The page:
When I was a freshman in college, we had an engineering seminar where the Dean told us that we should expect to re-educate ourselves many times throughout our career. This has certainly been true in my career. In the Web and Mobile development world it seems like if you blink your skills are out of date.
It does make me wonder, though: Are the new tools, languages, and frameworks improving productivity so rapidly that it is more optimal to have a vast army of engineers chase a new technology rather than using and honing their existing skills? Often the answer is yes, since both web and mobile devices have been extremely disruptive technologies. One example is Node.js, which our web development team has found to be tremendously better than the previous approach of using Java back-end code—and that seems to be borne out by others’ experience too.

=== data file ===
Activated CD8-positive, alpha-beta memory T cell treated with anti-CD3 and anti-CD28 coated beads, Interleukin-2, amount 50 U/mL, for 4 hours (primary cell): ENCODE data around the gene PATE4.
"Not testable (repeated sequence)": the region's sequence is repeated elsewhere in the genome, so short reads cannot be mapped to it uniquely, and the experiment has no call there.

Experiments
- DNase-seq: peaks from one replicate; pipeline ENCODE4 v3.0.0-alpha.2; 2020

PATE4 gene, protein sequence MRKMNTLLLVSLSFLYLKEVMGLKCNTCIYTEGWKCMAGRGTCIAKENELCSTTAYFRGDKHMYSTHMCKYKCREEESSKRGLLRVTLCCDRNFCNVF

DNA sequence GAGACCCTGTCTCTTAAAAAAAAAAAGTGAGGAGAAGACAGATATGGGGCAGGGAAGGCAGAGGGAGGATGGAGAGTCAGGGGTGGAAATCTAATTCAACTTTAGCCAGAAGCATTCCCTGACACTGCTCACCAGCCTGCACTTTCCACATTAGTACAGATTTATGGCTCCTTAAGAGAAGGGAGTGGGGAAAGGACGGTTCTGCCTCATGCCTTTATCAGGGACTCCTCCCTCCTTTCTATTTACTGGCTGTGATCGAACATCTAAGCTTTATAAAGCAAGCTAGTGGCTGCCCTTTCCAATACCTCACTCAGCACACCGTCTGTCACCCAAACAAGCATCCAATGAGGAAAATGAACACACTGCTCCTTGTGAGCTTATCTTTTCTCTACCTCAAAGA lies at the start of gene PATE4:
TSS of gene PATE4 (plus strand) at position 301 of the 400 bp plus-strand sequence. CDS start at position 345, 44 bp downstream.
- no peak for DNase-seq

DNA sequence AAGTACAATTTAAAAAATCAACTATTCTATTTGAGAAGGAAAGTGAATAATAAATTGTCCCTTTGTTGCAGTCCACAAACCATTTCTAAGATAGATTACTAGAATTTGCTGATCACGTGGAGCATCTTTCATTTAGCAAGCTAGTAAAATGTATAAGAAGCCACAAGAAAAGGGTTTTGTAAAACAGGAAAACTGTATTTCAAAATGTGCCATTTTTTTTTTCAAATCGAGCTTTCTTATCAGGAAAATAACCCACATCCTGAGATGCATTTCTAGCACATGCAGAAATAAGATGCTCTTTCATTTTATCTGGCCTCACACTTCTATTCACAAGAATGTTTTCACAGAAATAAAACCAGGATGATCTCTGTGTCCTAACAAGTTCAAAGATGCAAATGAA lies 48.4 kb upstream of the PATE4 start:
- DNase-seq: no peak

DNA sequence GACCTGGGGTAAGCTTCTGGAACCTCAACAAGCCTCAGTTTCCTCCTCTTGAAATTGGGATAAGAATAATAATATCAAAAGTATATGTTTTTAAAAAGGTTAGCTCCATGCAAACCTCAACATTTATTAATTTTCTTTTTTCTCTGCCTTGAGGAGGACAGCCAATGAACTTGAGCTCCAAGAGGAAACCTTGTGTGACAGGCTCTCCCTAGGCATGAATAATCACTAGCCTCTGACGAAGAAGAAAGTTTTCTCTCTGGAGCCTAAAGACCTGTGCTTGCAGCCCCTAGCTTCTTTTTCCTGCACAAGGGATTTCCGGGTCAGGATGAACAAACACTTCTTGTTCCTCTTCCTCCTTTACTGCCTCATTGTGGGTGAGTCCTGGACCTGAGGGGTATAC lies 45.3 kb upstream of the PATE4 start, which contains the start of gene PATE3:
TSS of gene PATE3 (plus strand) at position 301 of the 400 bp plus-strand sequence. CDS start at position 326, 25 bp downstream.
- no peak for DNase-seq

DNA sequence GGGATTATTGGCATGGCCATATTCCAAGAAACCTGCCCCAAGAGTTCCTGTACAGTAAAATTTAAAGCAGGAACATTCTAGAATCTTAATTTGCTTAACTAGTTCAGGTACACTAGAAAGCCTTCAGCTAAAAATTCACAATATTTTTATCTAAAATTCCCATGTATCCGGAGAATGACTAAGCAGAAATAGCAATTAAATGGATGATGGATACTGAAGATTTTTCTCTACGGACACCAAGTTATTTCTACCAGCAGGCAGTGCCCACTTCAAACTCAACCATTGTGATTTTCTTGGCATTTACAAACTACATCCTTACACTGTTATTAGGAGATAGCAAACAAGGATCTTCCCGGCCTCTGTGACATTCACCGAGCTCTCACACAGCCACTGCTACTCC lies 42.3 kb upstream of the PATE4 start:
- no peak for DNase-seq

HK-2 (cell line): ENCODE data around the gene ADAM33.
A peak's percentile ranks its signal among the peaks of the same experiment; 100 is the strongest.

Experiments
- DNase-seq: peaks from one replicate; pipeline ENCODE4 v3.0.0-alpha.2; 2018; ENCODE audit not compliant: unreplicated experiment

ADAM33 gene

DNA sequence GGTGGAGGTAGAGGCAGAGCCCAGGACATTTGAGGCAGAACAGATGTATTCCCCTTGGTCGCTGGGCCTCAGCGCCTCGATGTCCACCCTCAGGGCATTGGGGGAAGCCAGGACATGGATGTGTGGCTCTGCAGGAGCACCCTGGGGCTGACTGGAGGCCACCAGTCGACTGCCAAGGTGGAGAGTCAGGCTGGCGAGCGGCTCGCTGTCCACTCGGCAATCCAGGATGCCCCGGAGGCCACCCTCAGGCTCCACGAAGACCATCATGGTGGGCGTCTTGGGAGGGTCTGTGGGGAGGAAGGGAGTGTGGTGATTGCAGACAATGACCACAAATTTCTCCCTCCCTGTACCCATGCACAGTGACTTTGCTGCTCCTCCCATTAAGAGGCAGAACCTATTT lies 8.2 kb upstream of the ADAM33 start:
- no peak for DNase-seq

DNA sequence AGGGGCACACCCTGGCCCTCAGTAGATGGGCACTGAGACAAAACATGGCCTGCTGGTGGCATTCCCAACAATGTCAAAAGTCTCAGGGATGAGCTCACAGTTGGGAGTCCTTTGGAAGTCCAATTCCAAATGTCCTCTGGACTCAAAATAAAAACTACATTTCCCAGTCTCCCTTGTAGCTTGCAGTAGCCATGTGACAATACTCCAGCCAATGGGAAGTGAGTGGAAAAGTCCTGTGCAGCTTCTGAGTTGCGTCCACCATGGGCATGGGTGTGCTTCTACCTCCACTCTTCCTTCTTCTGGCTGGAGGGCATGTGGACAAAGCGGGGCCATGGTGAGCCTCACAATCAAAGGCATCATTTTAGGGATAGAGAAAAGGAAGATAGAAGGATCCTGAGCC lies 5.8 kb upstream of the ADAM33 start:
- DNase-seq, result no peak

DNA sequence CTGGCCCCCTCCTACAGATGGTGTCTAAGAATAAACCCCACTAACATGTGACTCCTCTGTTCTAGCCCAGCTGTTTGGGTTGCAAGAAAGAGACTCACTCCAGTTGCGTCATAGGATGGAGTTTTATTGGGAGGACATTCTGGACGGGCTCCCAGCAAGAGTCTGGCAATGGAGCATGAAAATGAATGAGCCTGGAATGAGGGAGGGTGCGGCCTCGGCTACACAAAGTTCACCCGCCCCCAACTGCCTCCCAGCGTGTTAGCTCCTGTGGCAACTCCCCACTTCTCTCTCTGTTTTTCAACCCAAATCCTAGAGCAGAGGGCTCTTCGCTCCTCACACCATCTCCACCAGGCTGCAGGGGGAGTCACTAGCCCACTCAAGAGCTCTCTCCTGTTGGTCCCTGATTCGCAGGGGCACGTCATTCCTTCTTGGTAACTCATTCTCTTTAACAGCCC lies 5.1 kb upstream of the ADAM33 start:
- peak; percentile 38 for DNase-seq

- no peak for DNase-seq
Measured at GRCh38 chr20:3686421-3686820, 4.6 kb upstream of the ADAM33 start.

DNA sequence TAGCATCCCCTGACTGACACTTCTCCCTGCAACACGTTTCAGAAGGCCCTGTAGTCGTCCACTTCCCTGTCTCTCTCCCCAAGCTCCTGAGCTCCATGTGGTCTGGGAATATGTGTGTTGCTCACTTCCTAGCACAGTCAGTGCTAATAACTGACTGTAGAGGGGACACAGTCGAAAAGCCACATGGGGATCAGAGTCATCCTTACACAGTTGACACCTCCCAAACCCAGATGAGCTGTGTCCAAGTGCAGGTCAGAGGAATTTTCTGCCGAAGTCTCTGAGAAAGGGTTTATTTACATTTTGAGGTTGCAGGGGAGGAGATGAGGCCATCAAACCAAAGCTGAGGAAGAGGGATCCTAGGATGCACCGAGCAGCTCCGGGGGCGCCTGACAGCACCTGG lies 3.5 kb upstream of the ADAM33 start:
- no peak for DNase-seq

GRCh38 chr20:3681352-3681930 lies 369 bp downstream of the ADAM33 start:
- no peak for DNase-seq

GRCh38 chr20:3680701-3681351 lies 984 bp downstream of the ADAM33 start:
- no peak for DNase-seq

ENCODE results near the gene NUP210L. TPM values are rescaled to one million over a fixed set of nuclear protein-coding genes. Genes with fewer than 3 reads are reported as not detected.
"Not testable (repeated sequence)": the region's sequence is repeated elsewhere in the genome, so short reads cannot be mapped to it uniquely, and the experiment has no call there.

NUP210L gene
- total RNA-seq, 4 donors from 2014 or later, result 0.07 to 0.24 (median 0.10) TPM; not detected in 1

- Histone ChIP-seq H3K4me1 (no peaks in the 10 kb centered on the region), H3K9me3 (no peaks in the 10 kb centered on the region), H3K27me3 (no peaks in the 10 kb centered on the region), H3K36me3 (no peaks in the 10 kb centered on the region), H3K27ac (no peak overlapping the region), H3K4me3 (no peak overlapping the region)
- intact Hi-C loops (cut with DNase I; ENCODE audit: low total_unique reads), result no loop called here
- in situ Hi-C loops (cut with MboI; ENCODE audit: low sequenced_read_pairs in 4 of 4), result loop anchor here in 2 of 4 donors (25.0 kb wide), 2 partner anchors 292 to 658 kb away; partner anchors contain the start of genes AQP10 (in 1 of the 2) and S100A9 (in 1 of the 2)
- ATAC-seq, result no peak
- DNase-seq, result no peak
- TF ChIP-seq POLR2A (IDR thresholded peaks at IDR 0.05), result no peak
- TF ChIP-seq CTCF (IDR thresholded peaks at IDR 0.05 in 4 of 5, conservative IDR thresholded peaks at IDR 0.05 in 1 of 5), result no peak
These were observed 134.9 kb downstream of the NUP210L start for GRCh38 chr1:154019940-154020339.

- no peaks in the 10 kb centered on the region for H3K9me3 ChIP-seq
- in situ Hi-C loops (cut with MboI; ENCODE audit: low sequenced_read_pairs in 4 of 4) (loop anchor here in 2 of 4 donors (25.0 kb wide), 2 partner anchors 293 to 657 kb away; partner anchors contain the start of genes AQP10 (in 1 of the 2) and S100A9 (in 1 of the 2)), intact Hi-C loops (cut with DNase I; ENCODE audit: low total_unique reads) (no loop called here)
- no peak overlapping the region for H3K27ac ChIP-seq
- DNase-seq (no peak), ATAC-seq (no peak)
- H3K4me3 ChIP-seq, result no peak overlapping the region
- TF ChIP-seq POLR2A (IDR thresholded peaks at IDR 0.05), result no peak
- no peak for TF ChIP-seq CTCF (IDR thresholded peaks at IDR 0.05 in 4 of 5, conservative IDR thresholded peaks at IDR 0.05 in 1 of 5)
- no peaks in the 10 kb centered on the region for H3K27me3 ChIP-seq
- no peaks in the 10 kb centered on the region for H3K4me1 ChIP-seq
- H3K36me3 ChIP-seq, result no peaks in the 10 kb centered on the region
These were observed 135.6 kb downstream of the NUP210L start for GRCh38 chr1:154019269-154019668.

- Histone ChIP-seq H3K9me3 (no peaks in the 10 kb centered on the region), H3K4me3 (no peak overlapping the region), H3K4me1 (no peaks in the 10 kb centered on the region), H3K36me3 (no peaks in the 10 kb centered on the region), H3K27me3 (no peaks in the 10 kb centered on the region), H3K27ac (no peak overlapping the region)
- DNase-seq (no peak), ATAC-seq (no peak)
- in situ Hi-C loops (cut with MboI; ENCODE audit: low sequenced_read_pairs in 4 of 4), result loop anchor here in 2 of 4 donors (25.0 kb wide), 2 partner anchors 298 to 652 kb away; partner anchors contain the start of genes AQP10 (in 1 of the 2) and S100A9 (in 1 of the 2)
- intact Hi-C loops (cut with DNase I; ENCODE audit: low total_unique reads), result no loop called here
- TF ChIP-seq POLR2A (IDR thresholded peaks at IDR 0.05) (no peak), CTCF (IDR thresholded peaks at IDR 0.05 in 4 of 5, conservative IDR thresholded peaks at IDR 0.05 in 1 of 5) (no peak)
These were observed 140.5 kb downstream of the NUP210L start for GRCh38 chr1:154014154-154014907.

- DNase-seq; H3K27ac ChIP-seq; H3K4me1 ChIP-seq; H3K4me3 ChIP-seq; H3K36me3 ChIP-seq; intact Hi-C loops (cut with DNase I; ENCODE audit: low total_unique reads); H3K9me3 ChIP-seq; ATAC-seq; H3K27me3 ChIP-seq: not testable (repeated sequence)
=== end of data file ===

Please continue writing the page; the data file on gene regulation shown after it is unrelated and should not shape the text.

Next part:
However, there is also a benefit to having technology stabilize around a set of development environments that evolve slowly, allowing engineers to deeply understand their tools and become highly productive for many years.
As an example, I have friends in the scientific community who are still developing in Fortran. In the commercial world we scoff at Fortran. But the scientific world has lots of useful Fortran code that was written over the past 30+ years, is well tested and trusted, and is still in operation.
It’s difficult to imagine many web development technologies that will still be popular five years from now, much less 30. I’m not advocating that we all go back to Fortran, but there is certainly a benefit to having long-term standards supported by a large base of developers with similar skills.